The ayes have it.
(ticker: TSLA) investors want the Twitter overhang plaguing the stock to abate. They might get what they’re wishing for.
CEO Elon Musk ran a poll on Sunday evening asking if he should step down as head of Twitter, adding, “I will abide by the results of this poll.”
The poll closed early Monday after more that 17.5 million votes were cash. “Yes” beat “No” 57.5% to 42.5%.
Shares of Tesla (ticker: TSLA) have turned lower in midday trading, falling 1.7% to $147.61, giving up an earlier gain. The S&P 500 is down about 0.5% and the
Dow Jones Industrial Average
Besides the poll, investors were weighing a downgrade to Hold from Buy by Oppenheimer analyst Colin Rusch.
Musk has more than 120 million followers on Twitter. Tesla investors were the ones likely voting “Yes.” Tesla stock has been hammered since Musk took over, falling about 33%. The
has declined about 1% over the same span.
The poll is “a positive surprise for sure,”
Future Fund Active ETF
(FFND) cofounder Gary Black told Barron’s.
Twitter has posed a few problems for Tesla stock since Musk took over in late October. Musk has been selling his shares, without much warning, apparently to cover mounting losses at his social media platform. What’s more, several Wall Street analysts, including Goldman Sachs’ Mark Delaney, Pierre Ferragu from New Street Research and Wedbush’s Dan Ives, have written about how Musk’s management of Twitter was impacting Tesla’s brand image.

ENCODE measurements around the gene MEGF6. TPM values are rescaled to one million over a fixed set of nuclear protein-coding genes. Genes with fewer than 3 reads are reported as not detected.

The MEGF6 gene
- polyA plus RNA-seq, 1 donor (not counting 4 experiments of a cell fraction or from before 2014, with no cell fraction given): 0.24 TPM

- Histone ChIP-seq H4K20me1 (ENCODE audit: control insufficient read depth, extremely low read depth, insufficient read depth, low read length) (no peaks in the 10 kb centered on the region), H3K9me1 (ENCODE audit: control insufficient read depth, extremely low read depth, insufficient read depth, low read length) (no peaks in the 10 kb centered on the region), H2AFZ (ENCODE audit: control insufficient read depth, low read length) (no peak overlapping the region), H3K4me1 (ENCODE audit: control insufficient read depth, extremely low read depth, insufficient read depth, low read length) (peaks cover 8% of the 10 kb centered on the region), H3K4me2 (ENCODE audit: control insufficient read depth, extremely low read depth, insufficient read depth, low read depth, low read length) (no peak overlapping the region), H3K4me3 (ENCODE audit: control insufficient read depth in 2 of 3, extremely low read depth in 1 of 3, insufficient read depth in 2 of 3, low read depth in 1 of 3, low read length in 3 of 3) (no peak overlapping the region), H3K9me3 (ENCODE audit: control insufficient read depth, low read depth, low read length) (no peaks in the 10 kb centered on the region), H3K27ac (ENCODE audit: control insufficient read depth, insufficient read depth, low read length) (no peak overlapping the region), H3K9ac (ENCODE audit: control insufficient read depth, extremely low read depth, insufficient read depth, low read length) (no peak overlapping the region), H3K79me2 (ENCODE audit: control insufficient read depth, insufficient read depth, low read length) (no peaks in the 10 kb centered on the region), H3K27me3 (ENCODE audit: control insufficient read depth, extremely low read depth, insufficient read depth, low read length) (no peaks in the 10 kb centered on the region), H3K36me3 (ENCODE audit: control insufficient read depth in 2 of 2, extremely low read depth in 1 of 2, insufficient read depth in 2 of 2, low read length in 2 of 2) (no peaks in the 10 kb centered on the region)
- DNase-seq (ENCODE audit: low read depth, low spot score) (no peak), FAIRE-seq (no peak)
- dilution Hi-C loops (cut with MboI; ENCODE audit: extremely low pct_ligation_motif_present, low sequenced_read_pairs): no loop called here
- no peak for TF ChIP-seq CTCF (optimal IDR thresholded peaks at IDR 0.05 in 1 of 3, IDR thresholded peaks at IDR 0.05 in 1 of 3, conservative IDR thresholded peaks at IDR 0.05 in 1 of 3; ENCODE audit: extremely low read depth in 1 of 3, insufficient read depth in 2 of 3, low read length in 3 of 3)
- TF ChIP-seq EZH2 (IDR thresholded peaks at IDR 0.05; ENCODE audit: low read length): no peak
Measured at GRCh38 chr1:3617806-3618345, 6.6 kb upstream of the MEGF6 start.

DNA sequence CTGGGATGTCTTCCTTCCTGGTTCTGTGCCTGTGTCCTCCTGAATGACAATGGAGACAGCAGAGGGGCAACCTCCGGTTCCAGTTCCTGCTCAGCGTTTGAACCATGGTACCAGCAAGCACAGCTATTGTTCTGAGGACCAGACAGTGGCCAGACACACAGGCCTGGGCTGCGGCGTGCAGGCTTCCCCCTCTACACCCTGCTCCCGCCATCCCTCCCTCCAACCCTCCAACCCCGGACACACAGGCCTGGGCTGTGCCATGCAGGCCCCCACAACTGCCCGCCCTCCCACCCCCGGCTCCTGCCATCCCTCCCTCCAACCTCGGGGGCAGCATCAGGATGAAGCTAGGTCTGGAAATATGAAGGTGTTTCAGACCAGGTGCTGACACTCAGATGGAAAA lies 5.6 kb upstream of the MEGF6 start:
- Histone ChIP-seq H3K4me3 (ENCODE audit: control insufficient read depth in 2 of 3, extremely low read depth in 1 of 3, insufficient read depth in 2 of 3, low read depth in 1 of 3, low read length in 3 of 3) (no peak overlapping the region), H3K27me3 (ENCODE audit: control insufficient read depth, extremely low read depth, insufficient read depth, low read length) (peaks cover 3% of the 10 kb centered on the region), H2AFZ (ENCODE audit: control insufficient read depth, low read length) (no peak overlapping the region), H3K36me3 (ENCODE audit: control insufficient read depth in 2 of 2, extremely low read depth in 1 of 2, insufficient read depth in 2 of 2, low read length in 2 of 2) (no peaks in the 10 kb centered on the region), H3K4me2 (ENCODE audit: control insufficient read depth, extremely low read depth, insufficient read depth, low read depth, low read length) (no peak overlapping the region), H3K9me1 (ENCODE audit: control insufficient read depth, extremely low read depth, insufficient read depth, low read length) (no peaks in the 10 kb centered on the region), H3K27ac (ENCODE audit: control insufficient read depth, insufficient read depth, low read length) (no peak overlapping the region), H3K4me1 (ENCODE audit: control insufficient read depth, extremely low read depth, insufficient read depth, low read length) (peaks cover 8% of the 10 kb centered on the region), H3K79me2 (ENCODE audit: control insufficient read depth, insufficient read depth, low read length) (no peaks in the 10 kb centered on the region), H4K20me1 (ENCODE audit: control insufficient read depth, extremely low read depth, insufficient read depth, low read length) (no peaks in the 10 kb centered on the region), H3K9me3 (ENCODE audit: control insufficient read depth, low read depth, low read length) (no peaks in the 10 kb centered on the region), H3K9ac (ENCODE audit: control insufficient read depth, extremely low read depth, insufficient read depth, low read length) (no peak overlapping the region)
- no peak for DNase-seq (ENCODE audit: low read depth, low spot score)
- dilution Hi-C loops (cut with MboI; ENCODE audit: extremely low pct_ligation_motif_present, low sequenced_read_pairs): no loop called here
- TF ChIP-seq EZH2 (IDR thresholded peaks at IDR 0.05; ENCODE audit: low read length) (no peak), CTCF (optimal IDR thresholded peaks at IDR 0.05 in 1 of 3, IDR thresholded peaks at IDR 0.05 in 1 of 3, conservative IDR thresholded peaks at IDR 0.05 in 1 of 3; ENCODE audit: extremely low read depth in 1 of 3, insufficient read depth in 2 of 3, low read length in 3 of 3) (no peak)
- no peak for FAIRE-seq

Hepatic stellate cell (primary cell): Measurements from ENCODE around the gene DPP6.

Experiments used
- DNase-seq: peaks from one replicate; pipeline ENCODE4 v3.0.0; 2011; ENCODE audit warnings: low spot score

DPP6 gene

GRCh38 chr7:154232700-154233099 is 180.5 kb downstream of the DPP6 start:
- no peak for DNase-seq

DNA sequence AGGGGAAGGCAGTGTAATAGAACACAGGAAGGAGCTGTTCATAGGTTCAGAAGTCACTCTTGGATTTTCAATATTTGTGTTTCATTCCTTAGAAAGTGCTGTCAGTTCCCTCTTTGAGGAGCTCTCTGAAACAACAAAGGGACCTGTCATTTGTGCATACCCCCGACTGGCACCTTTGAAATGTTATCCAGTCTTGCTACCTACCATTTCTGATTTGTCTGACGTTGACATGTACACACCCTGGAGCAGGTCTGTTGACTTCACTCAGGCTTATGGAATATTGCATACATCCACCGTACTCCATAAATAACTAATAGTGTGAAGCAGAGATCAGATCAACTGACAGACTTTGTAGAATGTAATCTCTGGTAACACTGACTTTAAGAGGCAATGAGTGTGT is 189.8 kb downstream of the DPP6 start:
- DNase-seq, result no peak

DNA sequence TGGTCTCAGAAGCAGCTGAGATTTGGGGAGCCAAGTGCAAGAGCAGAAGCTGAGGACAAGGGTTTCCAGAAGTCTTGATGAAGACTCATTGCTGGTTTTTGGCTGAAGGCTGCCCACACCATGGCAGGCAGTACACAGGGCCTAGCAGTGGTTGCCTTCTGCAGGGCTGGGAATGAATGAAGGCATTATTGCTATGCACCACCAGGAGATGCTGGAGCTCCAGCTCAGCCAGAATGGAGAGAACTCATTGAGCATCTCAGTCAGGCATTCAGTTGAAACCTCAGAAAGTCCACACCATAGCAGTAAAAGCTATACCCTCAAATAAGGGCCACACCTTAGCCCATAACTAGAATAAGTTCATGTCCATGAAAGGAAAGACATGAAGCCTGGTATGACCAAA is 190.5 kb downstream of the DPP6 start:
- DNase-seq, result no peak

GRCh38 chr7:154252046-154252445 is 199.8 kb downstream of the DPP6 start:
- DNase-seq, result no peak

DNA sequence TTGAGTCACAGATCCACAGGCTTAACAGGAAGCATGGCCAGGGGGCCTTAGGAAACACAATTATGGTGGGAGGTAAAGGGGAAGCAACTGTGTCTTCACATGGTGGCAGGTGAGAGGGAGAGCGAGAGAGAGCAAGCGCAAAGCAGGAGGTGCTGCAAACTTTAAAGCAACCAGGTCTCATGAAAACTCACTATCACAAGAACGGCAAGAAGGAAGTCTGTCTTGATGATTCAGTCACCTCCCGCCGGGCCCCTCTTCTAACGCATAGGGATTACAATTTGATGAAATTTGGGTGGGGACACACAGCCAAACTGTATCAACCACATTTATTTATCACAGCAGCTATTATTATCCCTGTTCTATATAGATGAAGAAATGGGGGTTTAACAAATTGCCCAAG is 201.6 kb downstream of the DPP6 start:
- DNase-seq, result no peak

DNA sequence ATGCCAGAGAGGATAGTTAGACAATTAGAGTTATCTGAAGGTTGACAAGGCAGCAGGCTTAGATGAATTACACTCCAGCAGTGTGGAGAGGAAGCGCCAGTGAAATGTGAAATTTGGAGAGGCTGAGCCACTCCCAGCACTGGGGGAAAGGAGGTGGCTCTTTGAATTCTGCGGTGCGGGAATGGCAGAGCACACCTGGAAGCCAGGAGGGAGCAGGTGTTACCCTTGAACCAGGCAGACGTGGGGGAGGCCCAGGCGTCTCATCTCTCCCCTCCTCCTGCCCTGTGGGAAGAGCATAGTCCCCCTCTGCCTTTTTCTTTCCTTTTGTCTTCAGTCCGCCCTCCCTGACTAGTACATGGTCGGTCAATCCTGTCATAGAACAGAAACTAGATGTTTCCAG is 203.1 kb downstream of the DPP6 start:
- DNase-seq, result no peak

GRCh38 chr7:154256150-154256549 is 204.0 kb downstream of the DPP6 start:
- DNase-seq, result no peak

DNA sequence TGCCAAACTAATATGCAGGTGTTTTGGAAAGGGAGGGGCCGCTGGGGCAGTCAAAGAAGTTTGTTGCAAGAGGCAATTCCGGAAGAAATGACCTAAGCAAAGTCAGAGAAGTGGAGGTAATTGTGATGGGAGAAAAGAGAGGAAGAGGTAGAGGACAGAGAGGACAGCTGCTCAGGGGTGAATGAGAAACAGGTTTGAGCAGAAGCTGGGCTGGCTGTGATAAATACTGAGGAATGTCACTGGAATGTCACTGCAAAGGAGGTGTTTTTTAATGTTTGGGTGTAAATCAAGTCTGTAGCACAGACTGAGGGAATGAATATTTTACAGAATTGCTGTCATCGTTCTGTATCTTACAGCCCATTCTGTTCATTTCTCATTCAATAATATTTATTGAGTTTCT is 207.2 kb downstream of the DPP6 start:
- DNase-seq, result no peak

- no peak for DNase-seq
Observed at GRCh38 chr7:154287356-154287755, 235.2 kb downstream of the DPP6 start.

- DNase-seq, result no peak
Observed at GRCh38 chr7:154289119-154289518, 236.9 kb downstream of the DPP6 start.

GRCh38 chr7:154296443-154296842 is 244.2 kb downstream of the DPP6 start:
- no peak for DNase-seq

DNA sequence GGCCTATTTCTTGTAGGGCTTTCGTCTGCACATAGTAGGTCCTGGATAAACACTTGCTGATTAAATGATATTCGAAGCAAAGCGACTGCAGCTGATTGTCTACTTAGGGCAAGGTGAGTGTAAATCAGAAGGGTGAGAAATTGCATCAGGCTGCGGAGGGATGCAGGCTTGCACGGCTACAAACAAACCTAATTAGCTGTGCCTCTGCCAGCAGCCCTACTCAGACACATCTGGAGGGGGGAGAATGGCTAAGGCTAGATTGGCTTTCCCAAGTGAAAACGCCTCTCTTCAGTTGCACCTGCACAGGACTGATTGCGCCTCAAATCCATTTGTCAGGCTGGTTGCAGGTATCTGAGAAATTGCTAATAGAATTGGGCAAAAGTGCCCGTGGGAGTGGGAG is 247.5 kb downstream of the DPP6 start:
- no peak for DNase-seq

Management distraction has been another concern. “Attention focused on Twitter instead of [Tesla] has been another big issue for investors and likely is behind this poll results with many Musk loyalists wanting him to leave as CEO of Twitter,” wrote Ives in a Monday report. “It appears Musk’s reign as CEO of Twitter will come to end and thus be a major positive for Tesla’s stock.”
Tesla shares are up to start the day. What the reaction to the poll will end up being is hard to say. Tesla stock is roughly $75 below where it was when Musk took over Twitter.
That $75 Twitter-overhang is made up of three parts: management distraction, branding and Musk’s stock sales.
Musk fading into the background at Twitter helps branding and distraction. But Musk’s stock sales, and what role at Twitter he will assume if he’s not the CEO, are still out there to consider.
Coming into Monday trading, Tesla stock has dropped about 57% this year, while the S&P 500 is down about 20%. Aside from Tesla-specific issues, Inflation and interest rates have hit car-related stocks harder than most.
(F) shares have fallen roughly 35%.
Ives, Ferragu and Delaney all rate Tesla stock Buy. About 63% of analysts covering Tesla stock rate shares Buy. The average Buy-rating ratio for stocks in the S&P 500 is about 58%.
Write to Al Root at firstname.lastname@example.org